The uncertainty we’ve seen in global capital markets since the beginning of the year has caused somewhat of a rollercoaster ride for financial asset prices. In early February, worries over the global economy and, in particular, the health of the banking sector saw sharp declines in equity values across Asian, North American and European markets. The FTSE 100 had plunged 11% by the time we reached the low point in mid-February, with UK real estate feeling the impact of this market turmoil, exacerbated by the looming EU referendum, volatile oil prices and deflation risks.
It’s been well reported how this turbulence fed through into sentiment in real estate, depressing transaction volumes and UK property lending deals. With some commentators claiming that credit spreads for property business have widened since the start of the year, impacting funding choices for real estate investors.
At Hammerson, we have had a different experience and believe that credit markets are quite resilient and will offer attractive terms to good operators. Our recently announced successful syndication and signing of a £420 million unsecured Revolving Credit Facility, for a five year facility at an initial margin of 90 basis points, is clear evidence to suggest that borrowing conditions remain strong. The point being here, that despite some reported signs of increased volatility in credit spreads, Hammerson secured its facility with the same pricing structure as agreed 12 months ago and some 60bps cheaper than the facility it refinances, achieving a further material reduction in its cost of funding. In fact, this bank facility represents the largest arranged by a UK property company so far this year.
Not only is this encouraging news for the strength of the credit markets for our industry but it is also reflects banks’ appetite for solid business models. In Hammerson’s case, it confirms support for retail property at a time of continuing focus on multichannel initiatives and the Eurozone’s deflationary risk. New banks to our relationship group came from China, Japan, the US and France.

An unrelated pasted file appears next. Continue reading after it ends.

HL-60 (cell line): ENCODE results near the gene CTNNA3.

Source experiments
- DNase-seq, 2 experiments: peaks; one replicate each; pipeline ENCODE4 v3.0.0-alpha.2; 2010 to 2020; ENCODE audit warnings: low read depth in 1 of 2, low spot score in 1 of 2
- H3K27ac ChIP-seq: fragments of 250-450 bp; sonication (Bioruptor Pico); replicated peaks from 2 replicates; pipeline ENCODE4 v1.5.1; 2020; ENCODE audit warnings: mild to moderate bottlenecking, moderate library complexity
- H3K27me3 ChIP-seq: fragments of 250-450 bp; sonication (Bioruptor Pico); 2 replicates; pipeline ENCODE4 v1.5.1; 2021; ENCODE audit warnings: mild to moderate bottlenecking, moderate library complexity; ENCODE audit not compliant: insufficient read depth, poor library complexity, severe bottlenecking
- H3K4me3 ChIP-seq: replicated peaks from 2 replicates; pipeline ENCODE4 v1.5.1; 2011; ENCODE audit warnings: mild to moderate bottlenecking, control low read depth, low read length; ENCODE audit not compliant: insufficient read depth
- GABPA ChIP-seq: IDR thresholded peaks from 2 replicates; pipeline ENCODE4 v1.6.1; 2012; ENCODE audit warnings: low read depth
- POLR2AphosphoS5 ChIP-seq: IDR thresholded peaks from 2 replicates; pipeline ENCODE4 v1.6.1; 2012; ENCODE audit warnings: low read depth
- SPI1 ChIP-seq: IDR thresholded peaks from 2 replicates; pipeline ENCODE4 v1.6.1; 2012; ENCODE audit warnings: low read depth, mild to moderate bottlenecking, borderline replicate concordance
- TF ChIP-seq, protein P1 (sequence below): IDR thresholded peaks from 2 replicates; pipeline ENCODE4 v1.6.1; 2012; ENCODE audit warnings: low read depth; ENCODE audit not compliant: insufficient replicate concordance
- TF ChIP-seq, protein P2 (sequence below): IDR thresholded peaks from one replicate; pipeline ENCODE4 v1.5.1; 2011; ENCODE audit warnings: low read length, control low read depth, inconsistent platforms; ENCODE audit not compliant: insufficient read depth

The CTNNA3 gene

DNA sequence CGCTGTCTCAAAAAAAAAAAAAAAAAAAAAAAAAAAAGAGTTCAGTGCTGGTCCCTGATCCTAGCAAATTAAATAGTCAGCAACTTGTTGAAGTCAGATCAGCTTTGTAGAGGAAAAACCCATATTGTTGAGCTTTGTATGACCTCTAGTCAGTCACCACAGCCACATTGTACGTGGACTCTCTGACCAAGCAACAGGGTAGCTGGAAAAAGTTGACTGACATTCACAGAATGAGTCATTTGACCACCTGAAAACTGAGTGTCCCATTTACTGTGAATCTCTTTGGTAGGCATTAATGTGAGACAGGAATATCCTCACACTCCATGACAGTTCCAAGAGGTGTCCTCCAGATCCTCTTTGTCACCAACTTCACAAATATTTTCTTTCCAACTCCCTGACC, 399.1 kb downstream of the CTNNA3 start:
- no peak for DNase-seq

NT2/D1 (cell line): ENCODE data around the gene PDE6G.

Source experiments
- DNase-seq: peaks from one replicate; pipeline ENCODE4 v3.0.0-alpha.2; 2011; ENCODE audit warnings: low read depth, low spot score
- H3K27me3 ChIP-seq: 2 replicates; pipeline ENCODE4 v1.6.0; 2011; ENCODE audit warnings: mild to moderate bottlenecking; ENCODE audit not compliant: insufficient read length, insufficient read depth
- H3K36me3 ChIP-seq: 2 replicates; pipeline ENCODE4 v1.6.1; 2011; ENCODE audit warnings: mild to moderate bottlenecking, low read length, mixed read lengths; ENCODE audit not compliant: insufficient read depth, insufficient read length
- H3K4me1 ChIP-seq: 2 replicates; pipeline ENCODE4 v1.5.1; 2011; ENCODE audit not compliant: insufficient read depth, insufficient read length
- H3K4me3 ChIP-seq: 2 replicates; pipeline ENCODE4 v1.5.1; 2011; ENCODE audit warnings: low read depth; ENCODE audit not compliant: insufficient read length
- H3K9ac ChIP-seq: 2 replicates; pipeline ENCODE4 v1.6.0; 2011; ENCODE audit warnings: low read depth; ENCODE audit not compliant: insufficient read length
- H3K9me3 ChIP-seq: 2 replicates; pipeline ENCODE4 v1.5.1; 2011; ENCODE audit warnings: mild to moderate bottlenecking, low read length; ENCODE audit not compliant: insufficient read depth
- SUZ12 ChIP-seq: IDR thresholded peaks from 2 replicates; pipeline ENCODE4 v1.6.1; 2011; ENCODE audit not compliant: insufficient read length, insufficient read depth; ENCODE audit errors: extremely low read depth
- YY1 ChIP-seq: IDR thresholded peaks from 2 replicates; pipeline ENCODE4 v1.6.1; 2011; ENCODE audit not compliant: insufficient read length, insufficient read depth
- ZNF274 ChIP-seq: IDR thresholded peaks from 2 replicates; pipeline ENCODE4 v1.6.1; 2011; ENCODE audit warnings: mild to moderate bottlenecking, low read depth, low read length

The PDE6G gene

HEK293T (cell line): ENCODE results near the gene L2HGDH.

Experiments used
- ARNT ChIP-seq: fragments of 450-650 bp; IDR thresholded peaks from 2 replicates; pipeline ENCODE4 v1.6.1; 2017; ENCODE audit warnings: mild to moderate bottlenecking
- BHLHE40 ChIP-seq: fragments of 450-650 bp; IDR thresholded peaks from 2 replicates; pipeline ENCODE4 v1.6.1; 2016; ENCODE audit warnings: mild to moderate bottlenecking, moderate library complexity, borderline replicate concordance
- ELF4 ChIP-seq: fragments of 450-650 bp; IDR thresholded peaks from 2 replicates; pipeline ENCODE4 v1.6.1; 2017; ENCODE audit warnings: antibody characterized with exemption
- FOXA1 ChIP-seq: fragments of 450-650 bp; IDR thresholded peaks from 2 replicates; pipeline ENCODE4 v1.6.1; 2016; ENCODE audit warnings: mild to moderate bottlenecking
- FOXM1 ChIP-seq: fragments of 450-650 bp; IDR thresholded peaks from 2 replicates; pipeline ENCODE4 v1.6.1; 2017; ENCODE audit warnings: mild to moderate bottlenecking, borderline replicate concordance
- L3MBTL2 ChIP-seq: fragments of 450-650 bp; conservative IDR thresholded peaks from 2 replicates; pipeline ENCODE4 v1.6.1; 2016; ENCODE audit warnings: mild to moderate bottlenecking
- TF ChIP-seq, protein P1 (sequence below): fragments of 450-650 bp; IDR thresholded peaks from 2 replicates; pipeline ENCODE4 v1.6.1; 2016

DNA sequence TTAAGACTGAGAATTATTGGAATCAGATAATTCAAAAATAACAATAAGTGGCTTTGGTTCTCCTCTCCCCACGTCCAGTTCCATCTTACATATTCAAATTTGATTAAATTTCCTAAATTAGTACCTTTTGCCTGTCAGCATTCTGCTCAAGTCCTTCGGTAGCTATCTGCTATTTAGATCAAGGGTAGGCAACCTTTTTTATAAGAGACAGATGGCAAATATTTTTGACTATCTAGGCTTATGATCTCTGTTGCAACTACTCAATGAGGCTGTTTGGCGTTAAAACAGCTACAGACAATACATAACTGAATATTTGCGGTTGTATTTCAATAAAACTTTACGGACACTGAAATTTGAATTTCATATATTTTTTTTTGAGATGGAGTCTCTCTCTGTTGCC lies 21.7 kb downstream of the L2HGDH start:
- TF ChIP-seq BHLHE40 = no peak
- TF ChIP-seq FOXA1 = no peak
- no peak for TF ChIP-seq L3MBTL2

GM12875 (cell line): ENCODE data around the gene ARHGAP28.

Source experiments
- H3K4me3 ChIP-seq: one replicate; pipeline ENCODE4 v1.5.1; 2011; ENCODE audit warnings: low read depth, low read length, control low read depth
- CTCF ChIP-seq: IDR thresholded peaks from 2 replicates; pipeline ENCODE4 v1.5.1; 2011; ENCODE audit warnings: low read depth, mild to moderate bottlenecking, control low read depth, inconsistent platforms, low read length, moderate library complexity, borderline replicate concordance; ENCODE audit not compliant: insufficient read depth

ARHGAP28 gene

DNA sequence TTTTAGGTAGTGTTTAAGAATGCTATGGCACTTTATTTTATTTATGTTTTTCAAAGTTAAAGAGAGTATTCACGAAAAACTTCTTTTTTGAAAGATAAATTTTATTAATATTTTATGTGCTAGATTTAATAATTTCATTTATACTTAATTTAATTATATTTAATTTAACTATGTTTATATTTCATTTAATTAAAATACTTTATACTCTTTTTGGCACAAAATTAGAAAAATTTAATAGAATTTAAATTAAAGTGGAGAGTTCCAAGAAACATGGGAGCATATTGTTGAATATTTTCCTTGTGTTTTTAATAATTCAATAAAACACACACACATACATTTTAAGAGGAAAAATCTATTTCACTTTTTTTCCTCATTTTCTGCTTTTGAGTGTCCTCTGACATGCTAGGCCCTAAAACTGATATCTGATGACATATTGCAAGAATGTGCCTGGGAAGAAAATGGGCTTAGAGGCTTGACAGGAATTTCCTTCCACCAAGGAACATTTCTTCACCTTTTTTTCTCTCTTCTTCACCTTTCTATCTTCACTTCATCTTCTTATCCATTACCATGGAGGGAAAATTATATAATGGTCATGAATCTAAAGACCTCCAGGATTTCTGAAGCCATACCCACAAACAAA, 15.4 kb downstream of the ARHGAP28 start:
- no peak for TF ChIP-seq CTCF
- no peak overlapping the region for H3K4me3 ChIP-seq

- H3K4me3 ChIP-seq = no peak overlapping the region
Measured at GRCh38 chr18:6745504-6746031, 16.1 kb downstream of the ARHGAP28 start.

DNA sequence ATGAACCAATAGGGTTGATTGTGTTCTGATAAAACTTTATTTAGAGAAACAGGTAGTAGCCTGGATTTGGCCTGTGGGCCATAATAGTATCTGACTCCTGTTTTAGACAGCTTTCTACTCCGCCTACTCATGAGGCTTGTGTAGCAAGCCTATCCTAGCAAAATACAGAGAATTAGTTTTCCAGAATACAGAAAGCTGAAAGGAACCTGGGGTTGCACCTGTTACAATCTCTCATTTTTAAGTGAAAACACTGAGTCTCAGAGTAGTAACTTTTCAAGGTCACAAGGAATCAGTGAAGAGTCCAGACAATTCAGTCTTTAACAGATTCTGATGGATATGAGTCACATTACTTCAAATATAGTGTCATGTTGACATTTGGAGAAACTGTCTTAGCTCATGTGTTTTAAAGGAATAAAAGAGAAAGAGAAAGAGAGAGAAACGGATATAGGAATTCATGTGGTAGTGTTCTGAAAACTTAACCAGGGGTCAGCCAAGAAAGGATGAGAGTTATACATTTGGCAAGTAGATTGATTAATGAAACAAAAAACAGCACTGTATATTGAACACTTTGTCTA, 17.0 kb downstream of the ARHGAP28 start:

The bond market, which is often mooted by some as being smarter to the temperature of the global economy, also appears to be faring well. An index of all Real Estate Euro bonds compiled by JP Morgan, shows spreads over swaps contracted from circa 110bps at the beginning of the year, down to current levels in the mid 70bps, with the uncertainty in the markets in February only widening spreads out to around 130bps. The tightening in spreads has been strengthened by the ECB’s announcement of its asset-purchase programme in March 2016.
Therefore, with investor demand for corporate bonds remaining strong, many real estate businesses have been capitalising on this continued appetite and issuing bonds, with the majority being significantly oversubscribed. A prime example being Hammerson’s €500m seven year bond with 1.75% coupon, which was issued in March.
Successful debt origination has always been about good credit positioning, long-term relationships, timing and execution, tactics we have been able to employ twice this year. It is encouraging to report that in this uncertain economic climate credit providers are increasingly focussed on the strong underlying fundamentals of the real estate sector. They are drawn to the attractiveness of visibility over cash flows, robust operational performance, falling cost of debt and improving interest cover.